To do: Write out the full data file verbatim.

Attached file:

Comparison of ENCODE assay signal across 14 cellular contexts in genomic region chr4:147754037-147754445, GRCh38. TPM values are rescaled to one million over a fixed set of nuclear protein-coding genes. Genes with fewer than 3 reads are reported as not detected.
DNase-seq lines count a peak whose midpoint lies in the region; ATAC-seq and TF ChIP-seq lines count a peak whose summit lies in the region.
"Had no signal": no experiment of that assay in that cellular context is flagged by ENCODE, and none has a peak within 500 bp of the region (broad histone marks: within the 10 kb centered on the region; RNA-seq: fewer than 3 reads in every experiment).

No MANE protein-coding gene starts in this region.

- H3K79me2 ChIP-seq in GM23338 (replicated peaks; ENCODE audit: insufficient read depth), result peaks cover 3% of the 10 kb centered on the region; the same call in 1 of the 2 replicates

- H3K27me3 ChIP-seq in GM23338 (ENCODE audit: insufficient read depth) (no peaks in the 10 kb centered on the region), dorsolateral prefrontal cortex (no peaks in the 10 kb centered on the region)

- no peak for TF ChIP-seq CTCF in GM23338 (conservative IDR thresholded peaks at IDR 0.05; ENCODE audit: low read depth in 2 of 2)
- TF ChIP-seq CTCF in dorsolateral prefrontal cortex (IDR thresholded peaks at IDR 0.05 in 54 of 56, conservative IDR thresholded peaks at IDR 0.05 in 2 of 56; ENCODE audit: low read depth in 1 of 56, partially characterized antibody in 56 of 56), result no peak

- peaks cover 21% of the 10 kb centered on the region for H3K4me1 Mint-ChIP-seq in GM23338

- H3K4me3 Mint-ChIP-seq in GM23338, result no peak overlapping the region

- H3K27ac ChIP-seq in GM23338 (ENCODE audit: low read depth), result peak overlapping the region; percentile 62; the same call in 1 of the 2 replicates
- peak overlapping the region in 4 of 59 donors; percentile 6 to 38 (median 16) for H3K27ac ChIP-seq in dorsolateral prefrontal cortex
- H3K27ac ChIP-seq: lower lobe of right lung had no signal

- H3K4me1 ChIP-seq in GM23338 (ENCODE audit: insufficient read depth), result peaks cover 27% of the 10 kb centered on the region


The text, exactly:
Comparison of ENCODE assay signal across 14 cellular contexts in genomic region chr4:147754037-147754445, GRCh38. TPM values are rescaled to one million over a fixed set of nuclear protein-coding genes. Genes with fewer than 3 reads are reported as not detected.
DNase-seq lines count a peak whose midpoint lies in the region; ATAC-seq and TF ChIP-seq lines count a peak whose summit lies in the region.
"Had no signal": no experiment of that assay in that cellular context is flagged by ENCODE, and none has a peak within 500 bp of the region (broad histone marks: within the 10 kb centered on the region; RNA-seq: fewer than 3 reads in every experiment).

No MANE protein-coding gene starts in this region.

- H3K79me2 ChIP-seq in GM23338 (replicated peaks; ENCODE audit: insufficient read depth), result peaks cover 3% of the 10 kb centered on the region; the same call in 1 of the 2 replicates

- H3K27me3 ChIP-seq in GM23338 (ENCODE audit: insufficient read depth) (no peaks in the 10 kb centered on the region), dorsolateral prefrontal cortex (no peaks in the 10 kb centered on the region)

- no peak for TF ChIP-seq CTCF in GM23338 (conservative IDR thresholded peaks at IDR 0.05; ENCODE audit: low read depth in 2 of 2)
- TF ChIP-seq CTCF in dorsolateral prefrontal cortex (IDR thresholded peaks at IDR 0.05 in 54 of 56, conservative IDR thresholded peaks at IDR 0.05 in 2 of 56; ENCODE audit: low read depth in 1 of 56, partially characterized antibody in 56 of 56), result no peak

- peaks cover 21% of the 10 kb centered on the region for H3K4me1 Mint-ChIP-seq in GM23338

- H3K4me3 Mint-ChIP-seq in GM23338, result no peak overlapping the region

- H3K27ac ChIP-seq in GM23338 (ENCODE audit: low read depth), result peak overlapping the region; percentile 62; the same call in 1 of the 2 replicates
- peak overlapping the region in 4 of 59 donors; percentile 6 to 38 (median 16) for H3K27ac ChIP-seq in dorsolateral prefrontal cortex
- H3K27ac ChIP-seq: lower lobe of right lung had no signal

- H3K4me1 ChIP-seq in GM23338 (ENCODE audit: insufficient read depth), result peaks cover 27% of the 10 kb centered on the region